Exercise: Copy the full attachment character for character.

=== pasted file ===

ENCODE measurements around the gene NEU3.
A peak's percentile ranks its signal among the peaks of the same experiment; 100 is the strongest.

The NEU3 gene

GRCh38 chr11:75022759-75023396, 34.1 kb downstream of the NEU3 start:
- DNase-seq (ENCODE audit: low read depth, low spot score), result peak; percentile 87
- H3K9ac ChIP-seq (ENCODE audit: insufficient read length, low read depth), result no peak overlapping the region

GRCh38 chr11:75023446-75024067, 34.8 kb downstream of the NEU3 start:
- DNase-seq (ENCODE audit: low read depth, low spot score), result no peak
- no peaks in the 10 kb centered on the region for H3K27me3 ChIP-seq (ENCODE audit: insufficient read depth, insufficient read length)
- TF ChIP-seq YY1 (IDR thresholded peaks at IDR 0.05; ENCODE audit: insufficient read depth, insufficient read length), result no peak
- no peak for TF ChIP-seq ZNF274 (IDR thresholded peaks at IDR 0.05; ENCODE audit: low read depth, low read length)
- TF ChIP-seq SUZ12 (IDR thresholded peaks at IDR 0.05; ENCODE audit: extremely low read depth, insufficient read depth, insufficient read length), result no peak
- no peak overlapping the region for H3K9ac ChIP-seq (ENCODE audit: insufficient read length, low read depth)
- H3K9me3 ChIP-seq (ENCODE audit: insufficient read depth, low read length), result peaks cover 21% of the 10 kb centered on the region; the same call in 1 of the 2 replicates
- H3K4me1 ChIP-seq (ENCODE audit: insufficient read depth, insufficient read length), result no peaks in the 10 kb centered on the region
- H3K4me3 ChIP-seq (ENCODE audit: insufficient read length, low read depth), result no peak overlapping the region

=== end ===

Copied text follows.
ENCODE measurements around the gene NEU3.
A peak's percentile ranks its signal among the peaks of the same experiment; 100 is the strongest.

The NEU3 gene

GRCh38 chr11:75022759-75023396, 34.1 kb downstream of the NEU3 start:
- DNase-seq (ENCODE audit: low read depth, low spot score), result peak; percentile 87
- H3K9ac ChIP-seq (ENCODE audit: insufficient read length, low read depth), result no peak overlapping the region

GRCh38 chr11:75023446-75024067, 34.8 kb downstream of the NEU3 start:
- DNase-seq (ENCODE audit: low read depth, low spot score), result no peak
- no peaks in the 10 kb centered on the region for H3K27me3 ChIP-seq (ENCODE audit: insufficient read depth, insufficient read length)
- TF ChIP-seq YY1 (IDR thresholded peaks at IDR 0.05; ENCODE audit: insufficient read depth, insufficient read length), result no peak
- no peak for TF ChIP-seq ZNF274 (IDR thresholded peaks at IDR 0.05; ENCODE audit: low read depth, low read length)
- TF ChIP-seq SUZ12 (IDR thresholded peaks at IDR 0.05; ENCODE audit: extremely low read depth, insufficient read depth, insufficient read length), result no peak
- no peak overlapping the region for H3K9ac ChIP-seq (ENCODE audit: insufficient read length, low read depth)
- H3K9me3 ChIP-seq (ENCODE audit: insufficient read depth, low read length), result peaks cover 21% of the 10 kb centered on the region; the same call in 1 of the 2 replicates
- H3K4me1 ChIP-seq (ENCODE audit: insufficient read depth, insufficient read length), result no peaks in the 10 kb centered on the region
- H3K4me3 ChIP-seq (ENCODE audit: insufficient read length, low read depth), result no peak overlapping the region